No One Should Have Expected Anything More From Derek Holland Than What They Got

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White Sox release Holland and no one should be surprised.
Brian Davidson/Getty Images North America

I don’t want to kick a man while he’s down but Derek Holland’s dismissal was long overdue. Whether or not you even agree with signing him in the offseason falls along institutional fault lines on what you expect from a pitcher. Some teams look for extreme value from free-agent hurlers and others are simply looking for a mop to soak up innings.

It was no secret back in December that the White Sox were chucking their season into the crevice and dumpster diving for bargains. Holland was coming off two injury-riddled seasons and looking for a fresh start. Other teams offered Holland a contract, but by his own admission, he turned down better deals to work with Don Cooper.

Sadly, Holland is immune to Cooper’s magical potion. All appeared well early in the season. Holland logged a 2.17 and 2.56 earned run average in April and May respectively, but June hit and the wheels came off. The southpaw posted a 9.55 ERA in June and the boat kept taking on water as the season rolled along. By the end of August, Holland had not managed to pull his ERA under nine and it only worsened in September.

In fact, the only positive that can be taken away from Holland’s abbreviated tenure with the White Sox is that he remained healthy enough to pitch every fifth day. He made 26 starts and threw 135 innings before he was waived on Tuesday and Holland has not reached those totals since 2013.

Holland’s failure to attract suitors at the trade deadline is no surprise or mystery. There wasn’t much else to expect from him since 2011 but a slackening fastball and sinker that stayed afloat. Opponents feasted on Holland’s sinker with a .377 batting average and .594 slugging percentage. But let’s face it, most batters feasted on Holland’s entire menu of pitches.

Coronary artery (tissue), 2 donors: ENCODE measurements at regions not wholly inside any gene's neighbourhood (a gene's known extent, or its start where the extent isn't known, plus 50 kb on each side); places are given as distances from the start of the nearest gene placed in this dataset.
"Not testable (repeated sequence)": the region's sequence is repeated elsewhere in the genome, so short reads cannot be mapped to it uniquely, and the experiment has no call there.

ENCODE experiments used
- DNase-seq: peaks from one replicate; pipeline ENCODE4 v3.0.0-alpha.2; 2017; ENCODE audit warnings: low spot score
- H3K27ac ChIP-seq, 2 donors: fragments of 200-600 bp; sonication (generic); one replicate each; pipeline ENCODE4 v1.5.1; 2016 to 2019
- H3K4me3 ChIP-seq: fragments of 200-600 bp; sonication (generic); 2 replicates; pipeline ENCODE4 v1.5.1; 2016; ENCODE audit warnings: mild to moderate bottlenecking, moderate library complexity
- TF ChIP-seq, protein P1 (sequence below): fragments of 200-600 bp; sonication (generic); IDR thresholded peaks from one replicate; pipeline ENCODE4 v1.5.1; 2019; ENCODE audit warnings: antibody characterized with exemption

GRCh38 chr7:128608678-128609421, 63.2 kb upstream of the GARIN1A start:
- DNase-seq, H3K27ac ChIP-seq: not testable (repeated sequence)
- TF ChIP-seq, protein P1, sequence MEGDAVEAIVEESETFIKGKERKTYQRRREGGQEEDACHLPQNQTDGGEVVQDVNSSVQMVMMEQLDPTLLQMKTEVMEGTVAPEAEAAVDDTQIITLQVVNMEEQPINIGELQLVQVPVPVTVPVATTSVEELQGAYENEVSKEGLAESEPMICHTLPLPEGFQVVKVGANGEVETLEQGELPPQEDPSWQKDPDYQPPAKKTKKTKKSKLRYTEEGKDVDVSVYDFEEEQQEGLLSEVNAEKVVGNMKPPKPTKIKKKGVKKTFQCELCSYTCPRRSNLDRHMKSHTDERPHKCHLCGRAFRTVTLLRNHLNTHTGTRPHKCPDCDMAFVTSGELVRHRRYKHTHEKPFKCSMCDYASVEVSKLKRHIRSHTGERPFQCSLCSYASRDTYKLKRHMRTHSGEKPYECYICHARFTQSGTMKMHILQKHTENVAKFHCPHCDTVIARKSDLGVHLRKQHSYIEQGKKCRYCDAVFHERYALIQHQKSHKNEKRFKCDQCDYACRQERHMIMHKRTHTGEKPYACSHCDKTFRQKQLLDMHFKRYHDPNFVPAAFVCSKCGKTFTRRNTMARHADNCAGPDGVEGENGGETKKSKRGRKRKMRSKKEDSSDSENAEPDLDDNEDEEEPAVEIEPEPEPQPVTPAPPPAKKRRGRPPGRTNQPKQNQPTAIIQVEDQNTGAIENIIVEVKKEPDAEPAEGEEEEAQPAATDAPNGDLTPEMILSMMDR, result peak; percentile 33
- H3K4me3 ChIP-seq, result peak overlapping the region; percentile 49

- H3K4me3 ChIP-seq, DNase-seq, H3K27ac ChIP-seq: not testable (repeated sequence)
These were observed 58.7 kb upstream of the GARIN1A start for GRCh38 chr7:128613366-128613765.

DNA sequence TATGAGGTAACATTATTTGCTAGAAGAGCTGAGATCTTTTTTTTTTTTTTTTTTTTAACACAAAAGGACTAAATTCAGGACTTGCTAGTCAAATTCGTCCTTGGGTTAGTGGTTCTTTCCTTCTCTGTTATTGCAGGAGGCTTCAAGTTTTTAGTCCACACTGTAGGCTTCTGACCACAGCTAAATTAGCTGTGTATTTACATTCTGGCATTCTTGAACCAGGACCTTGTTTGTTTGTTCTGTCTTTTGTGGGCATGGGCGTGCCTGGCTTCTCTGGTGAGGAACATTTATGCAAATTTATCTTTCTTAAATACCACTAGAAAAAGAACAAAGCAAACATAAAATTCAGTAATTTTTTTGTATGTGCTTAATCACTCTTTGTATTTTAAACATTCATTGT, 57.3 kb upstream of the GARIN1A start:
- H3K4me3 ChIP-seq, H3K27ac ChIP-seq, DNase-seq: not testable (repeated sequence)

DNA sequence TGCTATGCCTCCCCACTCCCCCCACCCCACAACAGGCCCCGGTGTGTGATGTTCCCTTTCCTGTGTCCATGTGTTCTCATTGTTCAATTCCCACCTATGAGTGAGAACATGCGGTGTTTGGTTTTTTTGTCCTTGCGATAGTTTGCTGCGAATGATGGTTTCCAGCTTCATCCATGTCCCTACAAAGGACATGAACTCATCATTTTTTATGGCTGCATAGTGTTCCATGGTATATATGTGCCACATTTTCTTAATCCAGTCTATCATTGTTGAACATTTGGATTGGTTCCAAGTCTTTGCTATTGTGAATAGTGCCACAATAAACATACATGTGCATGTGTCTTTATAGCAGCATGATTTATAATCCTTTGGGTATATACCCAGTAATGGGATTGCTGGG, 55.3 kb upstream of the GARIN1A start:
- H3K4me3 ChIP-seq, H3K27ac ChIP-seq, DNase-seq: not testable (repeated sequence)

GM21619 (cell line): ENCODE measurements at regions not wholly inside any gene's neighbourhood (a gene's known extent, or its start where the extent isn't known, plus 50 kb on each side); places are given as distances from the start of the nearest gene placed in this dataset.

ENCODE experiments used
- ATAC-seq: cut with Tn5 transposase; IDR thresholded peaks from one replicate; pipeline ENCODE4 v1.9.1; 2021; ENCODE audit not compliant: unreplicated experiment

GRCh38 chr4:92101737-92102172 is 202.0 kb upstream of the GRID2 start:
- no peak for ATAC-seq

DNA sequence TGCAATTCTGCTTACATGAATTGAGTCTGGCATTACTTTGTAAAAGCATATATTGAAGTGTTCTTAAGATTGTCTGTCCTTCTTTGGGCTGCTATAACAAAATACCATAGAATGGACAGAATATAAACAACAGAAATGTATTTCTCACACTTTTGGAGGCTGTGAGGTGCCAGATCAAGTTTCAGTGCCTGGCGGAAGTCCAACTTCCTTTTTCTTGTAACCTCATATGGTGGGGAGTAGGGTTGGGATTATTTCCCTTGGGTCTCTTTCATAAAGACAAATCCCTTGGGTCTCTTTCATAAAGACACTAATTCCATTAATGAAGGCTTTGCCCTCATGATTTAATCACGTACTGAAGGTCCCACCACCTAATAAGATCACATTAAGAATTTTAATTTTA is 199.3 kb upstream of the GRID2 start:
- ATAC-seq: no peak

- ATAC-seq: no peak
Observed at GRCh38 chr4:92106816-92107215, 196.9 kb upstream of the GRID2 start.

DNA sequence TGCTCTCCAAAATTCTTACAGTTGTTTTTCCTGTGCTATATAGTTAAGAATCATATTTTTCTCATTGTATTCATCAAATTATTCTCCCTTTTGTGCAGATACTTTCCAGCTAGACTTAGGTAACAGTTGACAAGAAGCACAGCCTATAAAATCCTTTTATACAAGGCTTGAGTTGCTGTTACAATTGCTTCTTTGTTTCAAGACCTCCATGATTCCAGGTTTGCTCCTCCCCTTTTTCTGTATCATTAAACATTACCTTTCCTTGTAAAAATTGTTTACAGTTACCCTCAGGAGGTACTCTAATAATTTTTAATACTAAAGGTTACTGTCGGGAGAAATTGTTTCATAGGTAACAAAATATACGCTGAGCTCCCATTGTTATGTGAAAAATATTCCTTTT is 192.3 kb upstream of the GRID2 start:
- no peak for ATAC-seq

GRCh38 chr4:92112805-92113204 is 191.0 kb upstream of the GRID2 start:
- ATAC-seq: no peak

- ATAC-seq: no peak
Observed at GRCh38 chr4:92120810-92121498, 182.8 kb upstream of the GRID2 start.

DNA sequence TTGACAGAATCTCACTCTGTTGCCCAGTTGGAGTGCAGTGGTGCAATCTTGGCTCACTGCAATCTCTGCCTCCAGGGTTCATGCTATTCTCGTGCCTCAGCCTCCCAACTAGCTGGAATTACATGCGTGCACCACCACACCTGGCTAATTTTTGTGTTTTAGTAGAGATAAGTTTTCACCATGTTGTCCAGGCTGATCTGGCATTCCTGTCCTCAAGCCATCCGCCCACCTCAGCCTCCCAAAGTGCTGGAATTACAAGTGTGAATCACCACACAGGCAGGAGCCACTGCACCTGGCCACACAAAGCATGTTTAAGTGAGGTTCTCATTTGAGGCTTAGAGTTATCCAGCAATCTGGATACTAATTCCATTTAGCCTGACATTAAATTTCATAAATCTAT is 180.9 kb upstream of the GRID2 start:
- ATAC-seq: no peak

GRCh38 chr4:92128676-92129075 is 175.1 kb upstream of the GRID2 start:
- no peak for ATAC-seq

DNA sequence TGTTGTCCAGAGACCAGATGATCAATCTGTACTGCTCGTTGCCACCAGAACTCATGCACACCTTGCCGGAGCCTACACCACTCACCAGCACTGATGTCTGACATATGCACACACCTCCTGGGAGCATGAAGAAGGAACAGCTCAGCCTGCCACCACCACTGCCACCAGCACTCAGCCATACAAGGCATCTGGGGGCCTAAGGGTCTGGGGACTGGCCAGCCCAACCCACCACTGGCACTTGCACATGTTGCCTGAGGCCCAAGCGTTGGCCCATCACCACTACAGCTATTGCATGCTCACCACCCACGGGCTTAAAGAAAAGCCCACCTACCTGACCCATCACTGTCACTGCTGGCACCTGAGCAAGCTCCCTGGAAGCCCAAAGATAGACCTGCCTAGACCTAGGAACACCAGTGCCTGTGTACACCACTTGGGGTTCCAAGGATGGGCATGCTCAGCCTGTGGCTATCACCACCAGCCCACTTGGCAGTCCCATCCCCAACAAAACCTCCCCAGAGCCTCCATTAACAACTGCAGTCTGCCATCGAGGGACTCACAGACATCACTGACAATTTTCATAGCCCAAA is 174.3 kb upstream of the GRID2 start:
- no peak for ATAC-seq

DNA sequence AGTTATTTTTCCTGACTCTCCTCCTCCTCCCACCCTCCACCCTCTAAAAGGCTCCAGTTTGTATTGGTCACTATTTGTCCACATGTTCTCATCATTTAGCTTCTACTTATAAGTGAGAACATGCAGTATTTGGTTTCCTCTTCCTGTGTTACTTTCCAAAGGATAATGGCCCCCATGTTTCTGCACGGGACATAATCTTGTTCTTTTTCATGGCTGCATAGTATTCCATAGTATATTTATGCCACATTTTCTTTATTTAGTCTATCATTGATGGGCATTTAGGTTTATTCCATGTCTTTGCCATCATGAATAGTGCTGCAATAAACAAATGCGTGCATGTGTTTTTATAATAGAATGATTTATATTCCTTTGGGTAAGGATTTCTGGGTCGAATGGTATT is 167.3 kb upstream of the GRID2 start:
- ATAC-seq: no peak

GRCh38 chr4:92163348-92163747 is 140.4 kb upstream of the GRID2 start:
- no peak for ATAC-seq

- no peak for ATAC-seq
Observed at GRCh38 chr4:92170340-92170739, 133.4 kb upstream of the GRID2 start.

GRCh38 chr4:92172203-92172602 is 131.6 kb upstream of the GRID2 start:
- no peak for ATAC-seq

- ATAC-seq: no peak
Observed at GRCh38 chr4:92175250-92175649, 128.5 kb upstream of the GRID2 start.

Shortly after the southpaw signed with the White Sox, I wrote a searing column on the foolishness of signing Holland. I admit that the tone may have been a little overzealous but I stick by my original premise and the season verified my suspicions.

Holland’s fastball has lost a step over the last few seasons and so has everything else. Was it worth a shot to see if he could tap the fountain of youth again? Perhaps, but if White Sox fans expected a Scott Feldman type trade the White Sox could have signed Scott Feldman instead of the Dutch Oven. The Cubs former lottery ticket is a few years older than Holland but he was almost $4 million cheaper and has produced a much better season.

Meanwhile, Major League Baseball ignored Doug Fister and after a foray into the minors with the Angels, he opted out of his contract and swapped coasts joining the Red Sox — and he hasn’t been a disappointment.

There was a gaggle of other pitchers White Sox brass could have pursued and we don’t know for sure whether they did, but in hindsight, it was foolish to ever expect Holland to be a winning lottery ticket. He was merely the frayed end of a heavy mop.

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Matt Enuco
White Sox Insider & former minor league ballplayer | Fan of bunting | Swing hard in case you hit it | Launch angle is silly | Penn G'12